Nine ways to fix the Amazon Kindle

November 26, 2007, 8:25 am

I panned the Amazon Kindle yesterday, so it’s only fair that I give some constructive ideas in return. Amazon, Jeff Bezos, whoever is reading this, if you want your Kindle to sell like iPods among college students and faculty, do the following:

  • Include native support for reading, annotating, and syncing PDF documents with our computers. Imagine the ability to download a PDF of a homework assignment,  PowerPoint slides, research article, or whatever, from the internet or a course management system; move it to the Kindle; then read and annotate the PDF; then sync your annotations back onto the computer for archiving, later viewing, or presenting. The ability to do this in a lightweight, high-storage capacity device would make it very compelling — possibly irresistible — to faculty and students, those of us who traffic in electronic documents.
  • Make the screen touch sensitive and include some kind of handwriting recognition. This isn’t hard or expensive. Palm has been doing a pretty good job of this for years on relatively inexpensive devices and you can, too.
  • Listen to Scobleizer’s comments about the user interface, particularly button locations and sizes.
  • Did I mention native PDF support?
  • RSS. First of all, learn what RSS really does; unlike what you say on the Kindle main page, RSS provides a lot more than “just headlines”. Kindle can deliver full blog content — but it’s only for select blogs, and for a price. Baloney. Include an RSS reader with the device, and then let users subscribe to whatever RSS feed they want, and as many feeds as they want. What’s it costing you to allow that option?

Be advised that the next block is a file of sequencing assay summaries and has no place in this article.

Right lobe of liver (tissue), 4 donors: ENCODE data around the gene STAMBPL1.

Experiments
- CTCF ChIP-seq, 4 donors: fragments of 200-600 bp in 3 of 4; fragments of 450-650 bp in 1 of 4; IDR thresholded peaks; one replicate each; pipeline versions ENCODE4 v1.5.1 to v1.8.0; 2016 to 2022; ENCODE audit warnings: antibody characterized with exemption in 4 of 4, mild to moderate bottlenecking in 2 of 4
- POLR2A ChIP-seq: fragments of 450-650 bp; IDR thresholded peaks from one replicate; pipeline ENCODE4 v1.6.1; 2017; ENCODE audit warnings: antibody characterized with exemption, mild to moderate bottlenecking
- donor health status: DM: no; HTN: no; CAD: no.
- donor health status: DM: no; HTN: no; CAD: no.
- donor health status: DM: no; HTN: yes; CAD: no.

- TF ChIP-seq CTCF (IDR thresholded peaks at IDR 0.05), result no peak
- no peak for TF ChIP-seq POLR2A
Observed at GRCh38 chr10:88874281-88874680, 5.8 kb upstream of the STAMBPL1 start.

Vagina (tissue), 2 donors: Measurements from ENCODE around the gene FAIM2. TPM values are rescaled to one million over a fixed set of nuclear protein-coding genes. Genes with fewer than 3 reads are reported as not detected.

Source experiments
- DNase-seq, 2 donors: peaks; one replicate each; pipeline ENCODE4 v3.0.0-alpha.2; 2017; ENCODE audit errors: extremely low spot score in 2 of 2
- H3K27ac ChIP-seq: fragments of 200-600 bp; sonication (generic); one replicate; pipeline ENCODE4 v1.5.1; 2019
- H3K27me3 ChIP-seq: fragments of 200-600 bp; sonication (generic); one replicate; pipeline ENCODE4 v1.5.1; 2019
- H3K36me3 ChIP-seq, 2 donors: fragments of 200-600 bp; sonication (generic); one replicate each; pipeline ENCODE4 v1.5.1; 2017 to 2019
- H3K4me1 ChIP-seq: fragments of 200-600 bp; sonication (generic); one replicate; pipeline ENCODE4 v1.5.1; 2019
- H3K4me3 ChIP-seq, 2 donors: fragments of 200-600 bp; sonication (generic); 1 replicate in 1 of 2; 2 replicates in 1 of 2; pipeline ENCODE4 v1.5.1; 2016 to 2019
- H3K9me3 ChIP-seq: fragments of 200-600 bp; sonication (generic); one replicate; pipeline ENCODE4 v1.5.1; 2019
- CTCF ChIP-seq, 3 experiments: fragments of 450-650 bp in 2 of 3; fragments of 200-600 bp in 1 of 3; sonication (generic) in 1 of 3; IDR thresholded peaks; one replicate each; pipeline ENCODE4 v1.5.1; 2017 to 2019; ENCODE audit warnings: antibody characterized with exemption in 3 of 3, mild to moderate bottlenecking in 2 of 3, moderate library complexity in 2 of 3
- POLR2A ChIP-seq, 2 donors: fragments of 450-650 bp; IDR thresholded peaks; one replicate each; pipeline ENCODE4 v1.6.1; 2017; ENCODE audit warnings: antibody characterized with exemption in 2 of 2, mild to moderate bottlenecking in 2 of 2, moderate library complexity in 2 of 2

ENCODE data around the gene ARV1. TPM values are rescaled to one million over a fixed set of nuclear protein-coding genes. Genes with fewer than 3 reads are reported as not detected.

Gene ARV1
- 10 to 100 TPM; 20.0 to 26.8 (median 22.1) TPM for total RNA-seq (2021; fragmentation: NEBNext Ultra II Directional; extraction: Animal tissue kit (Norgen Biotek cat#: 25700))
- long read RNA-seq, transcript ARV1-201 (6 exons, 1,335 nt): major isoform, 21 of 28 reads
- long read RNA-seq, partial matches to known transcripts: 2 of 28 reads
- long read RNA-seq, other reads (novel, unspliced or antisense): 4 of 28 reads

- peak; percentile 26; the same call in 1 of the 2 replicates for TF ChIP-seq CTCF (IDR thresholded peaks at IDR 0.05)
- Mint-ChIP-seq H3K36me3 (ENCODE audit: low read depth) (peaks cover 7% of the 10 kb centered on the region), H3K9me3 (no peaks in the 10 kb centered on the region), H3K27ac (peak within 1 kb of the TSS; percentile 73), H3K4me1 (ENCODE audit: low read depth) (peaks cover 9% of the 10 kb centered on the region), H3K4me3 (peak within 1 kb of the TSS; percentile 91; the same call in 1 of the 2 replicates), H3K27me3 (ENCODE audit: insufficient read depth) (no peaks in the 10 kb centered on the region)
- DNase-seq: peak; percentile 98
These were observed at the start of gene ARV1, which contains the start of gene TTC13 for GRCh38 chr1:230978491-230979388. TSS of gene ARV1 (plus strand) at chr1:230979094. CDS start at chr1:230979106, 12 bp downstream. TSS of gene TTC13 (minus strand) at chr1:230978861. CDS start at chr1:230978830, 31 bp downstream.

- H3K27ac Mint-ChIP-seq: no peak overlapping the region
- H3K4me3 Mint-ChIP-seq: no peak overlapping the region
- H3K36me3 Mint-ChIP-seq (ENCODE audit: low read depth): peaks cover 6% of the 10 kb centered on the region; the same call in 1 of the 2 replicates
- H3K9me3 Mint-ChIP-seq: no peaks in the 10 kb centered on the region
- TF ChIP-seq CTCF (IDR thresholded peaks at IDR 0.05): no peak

• Give the option to have WiFi. The world doesn’t need “Whispernet” or any other new-fangled proprietary system. If you want to charge an extra $100 for WiFi capabilities, fine. But give the option.
  • Make the buttons a little less cheap.
  • Before I forget: Native PDF support.
  • Drop the price — big time. $400 is way too much, particularly when you consider that that’s only the beginning of the expense of owning the thing. You have to pay for subscriptions to blogs, for the ebooks you can read on the thing, even for the privilege of moving a file you created from your computer to the device! With all the above improvements made, I’d consider paying as much as $199 for it — the same price as an 8 GB iPod nano, because I would be equally attracted to both devices. (And let me tell you, that iPod nano is really calling out to me these days.)

You’re welcome, in advance. Email me for where to sent the royalties.

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